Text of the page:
In this issue of “X-Men,” readers slide between the past and present to see the original X-Men’s first encounter with The Evolutionary, and the current X-Men (some of them at least) in their latest encounter. It’s all very mysterious. Sorta.
In the past, the original five X-Men, with Professor Xavier at the helm, have a painfully unsuccessful battle with The Evolutionary while The Evolutionary searches for the “leader of mutantkind.” Many years later, the same X-Men, minus a Jean Grey and with a Wolverine and White Queen tossed in for good measure, fight an updated version of The Evolutionary equally unsuccessfully after they’ve massacred The Neo. But Cyclops is rushing to save the day, if only everyone would stop getting in his way.
Christopher Yost struggles to find character voices and a compelling story to tell. There’s some funny stuff in the issue, but with the exception of Emma Frost, the dialogue doesn’t quite synch up with the character it’s assigned to. A lot of the non-funny dialogue comes off overly angst ridden and feels dated, though perhaps that’s deliberate since some of this issue takes place in the past. It seems like there should be a way to show growth and character development between characters in their heady teenage years versus their more mature current years without making the teenage stuff painfully bad, though. Most disappointing here, however, is the plot reveal, which is easily spotted a minimum of 16 pages away, but is played up like a big surprise. It’s disappointing and unfortunately sloppy feeling work overall.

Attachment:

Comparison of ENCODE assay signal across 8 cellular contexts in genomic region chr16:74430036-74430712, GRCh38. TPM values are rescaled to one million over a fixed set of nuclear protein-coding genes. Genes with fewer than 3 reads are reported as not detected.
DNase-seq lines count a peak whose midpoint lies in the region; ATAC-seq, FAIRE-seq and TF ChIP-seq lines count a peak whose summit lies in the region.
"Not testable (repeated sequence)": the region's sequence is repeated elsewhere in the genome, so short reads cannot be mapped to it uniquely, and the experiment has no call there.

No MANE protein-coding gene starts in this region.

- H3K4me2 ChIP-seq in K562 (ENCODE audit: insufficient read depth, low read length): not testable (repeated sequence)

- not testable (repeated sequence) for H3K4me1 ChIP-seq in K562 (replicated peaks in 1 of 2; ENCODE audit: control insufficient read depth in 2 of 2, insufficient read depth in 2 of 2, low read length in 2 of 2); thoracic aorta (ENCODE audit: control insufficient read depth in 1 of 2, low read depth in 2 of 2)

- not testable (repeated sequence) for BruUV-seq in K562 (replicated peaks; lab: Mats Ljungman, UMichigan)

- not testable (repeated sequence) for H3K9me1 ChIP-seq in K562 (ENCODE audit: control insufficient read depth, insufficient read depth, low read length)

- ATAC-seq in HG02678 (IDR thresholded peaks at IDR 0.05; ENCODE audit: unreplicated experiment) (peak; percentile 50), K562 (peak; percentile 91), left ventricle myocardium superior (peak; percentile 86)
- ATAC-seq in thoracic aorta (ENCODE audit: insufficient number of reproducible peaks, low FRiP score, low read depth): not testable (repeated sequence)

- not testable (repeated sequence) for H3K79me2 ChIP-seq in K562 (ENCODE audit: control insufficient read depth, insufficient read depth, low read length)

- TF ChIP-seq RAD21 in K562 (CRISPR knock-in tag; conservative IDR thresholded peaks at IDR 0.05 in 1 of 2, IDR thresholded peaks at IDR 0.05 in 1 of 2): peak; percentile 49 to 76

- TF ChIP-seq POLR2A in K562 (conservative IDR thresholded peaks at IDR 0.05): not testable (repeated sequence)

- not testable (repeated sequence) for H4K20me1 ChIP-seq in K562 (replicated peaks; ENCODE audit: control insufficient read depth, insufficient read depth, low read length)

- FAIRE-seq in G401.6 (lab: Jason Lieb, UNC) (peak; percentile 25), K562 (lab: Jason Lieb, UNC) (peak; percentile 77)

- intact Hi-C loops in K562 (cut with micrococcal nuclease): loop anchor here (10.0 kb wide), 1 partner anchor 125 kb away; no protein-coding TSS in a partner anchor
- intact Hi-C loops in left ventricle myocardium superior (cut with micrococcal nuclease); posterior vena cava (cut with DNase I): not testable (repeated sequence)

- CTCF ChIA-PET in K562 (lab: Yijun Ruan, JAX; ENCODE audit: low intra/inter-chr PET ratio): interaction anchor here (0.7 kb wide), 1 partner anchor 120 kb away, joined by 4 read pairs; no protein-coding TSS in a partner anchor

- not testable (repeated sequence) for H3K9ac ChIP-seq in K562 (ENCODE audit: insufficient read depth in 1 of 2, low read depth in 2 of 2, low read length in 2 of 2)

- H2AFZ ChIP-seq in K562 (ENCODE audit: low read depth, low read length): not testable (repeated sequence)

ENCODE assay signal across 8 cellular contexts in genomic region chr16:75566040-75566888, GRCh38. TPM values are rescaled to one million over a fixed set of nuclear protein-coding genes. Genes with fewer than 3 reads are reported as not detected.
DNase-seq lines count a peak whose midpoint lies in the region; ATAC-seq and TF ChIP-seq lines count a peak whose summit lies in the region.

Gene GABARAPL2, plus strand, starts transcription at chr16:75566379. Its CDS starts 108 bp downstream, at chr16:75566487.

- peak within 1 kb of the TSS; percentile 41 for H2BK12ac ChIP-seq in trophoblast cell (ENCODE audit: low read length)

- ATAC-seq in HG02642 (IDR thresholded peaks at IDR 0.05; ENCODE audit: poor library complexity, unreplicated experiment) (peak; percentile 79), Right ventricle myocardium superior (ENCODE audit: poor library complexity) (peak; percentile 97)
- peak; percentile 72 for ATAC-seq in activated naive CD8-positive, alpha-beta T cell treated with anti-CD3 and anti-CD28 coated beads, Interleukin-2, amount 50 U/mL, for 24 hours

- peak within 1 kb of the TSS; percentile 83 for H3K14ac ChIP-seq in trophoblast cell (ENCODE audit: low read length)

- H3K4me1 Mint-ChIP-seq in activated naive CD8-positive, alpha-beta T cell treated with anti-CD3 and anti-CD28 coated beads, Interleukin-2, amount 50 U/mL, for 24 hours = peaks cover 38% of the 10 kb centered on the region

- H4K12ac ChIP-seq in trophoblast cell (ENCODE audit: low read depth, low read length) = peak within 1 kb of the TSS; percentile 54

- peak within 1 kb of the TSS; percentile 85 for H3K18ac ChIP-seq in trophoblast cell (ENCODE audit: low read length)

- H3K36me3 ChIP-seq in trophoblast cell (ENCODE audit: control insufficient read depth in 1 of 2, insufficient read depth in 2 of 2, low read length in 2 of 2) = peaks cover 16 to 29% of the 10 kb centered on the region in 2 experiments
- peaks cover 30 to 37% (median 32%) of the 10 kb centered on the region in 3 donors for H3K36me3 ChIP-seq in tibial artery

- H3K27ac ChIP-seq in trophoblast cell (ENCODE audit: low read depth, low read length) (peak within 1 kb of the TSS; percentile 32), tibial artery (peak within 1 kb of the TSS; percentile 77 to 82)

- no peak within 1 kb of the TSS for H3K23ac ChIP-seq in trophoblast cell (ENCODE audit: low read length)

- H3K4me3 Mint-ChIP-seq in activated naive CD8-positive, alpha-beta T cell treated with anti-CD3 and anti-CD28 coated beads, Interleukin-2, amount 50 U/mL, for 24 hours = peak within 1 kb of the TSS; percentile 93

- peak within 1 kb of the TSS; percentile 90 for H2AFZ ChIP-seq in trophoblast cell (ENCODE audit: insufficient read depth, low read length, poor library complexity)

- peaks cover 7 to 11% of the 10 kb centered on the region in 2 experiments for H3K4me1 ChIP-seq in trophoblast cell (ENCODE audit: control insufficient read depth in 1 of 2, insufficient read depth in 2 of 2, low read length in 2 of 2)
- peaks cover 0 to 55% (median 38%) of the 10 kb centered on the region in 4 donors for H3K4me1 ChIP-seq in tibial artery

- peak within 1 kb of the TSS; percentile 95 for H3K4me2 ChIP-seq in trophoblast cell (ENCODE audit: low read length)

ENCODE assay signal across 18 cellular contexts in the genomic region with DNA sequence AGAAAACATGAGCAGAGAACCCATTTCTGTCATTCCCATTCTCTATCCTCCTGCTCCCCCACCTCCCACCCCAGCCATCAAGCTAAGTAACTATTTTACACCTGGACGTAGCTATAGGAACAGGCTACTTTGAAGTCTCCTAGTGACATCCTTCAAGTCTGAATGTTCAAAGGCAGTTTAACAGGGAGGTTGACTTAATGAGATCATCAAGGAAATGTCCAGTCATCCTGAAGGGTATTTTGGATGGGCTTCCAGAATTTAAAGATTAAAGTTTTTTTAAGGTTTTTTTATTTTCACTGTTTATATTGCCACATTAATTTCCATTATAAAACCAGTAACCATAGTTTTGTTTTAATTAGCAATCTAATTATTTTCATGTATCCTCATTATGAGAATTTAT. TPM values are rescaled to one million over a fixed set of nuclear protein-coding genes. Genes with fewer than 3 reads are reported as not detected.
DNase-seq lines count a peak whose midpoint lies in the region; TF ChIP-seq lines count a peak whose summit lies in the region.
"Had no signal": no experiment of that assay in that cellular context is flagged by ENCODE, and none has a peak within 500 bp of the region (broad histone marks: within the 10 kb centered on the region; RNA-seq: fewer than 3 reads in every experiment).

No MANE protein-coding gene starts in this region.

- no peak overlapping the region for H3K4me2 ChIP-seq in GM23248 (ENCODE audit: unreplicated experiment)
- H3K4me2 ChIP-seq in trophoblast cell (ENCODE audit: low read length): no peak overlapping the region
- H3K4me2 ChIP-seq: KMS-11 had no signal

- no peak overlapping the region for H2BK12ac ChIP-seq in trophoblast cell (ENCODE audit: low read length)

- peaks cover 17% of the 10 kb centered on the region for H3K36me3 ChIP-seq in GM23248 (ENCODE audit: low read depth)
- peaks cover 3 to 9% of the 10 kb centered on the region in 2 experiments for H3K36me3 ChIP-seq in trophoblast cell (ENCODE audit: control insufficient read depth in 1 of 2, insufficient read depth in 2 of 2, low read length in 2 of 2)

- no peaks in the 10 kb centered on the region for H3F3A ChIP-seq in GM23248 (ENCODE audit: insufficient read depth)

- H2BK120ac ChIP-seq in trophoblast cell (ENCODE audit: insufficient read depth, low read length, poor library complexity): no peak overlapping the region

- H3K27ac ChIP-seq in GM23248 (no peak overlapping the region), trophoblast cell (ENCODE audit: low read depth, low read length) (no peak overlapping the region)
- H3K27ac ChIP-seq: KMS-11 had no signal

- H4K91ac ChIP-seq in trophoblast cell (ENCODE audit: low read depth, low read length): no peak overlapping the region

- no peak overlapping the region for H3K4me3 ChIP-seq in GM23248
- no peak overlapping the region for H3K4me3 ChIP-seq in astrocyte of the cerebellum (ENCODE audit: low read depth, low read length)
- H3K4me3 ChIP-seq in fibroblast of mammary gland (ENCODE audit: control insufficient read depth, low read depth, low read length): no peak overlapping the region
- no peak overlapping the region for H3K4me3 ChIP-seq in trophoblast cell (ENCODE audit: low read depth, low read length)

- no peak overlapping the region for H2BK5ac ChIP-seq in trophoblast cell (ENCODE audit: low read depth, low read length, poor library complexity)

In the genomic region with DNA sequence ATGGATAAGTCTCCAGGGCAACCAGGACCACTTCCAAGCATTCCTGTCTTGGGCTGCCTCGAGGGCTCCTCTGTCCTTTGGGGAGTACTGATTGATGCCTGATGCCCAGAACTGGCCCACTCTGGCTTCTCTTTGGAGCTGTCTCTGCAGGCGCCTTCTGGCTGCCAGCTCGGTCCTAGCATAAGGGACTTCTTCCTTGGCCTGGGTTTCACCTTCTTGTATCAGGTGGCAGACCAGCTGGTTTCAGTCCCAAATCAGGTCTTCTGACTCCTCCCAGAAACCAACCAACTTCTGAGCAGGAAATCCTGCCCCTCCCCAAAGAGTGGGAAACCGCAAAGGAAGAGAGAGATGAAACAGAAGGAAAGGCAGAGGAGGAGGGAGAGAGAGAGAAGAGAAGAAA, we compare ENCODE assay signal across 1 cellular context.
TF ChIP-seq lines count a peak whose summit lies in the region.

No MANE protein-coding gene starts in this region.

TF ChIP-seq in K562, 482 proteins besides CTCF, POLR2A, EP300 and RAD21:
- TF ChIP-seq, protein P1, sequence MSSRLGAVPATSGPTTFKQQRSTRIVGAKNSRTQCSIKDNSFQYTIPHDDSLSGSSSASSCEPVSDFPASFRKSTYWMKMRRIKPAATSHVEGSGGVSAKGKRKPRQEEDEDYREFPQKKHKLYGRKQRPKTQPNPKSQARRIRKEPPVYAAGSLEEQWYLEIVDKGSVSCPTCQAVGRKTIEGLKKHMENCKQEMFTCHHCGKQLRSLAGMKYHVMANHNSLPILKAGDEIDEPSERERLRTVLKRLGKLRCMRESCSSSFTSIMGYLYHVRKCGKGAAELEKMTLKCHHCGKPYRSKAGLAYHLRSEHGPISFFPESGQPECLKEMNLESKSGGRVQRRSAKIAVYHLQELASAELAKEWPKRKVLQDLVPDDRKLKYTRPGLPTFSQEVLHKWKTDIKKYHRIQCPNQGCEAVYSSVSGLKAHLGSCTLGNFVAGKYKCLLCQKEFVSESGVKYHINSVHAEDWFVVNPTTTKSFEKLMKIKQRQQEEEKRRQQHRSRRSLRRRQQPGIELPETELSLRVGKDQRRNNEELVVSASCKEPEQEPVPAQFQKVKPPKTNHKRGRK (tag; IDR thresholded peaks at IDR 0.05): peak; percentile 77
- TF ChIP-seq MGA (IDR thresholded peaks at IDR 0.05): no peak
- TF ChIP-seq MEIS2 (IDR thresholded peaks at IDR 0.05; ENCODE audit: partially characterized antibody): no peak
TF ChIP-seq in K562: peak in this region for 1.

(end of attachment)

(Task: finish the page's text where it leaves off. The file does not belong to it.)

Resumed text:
Paco Medina and Dalibor Talajic share the penciling duties in this issue, and what could have been a total disaster thanks to wildly different styles is saved in part by a smart and clear breakdown between the story and its then and now components. Talajic is wisely assigned the past, which is a good fit for the look of his work. Medina tackles the more glossy (and apparently boobalicious) present. Unfortunately, though Talajic’s style is a welcome change from so much art that all looks the same, the inconsistent facial expressions and storytelling leave a lot to be desired. Additionally, though the look for each of the original X-Men is compelling enough, they don’t look as we’ve come to expect, and since they don’t look consistent enough from panel to panel it’s doubly frustrating. Medina’s art is less interesting, but more consistent and “traditionally pretty.” On the whole his storytelling is better, if only because the facial expressions and characters feel more consistent.
“X-Men” has been floundering. Certainly without Chris Bachalo’s infectious bold sometimes insane art there’s not much to excite in this title right now. The book deserves some more centered and compelling stories and a consistent ongoing creative team. Without it, this feels like an X-book lost, unsure of itself, and pointless in its purpose.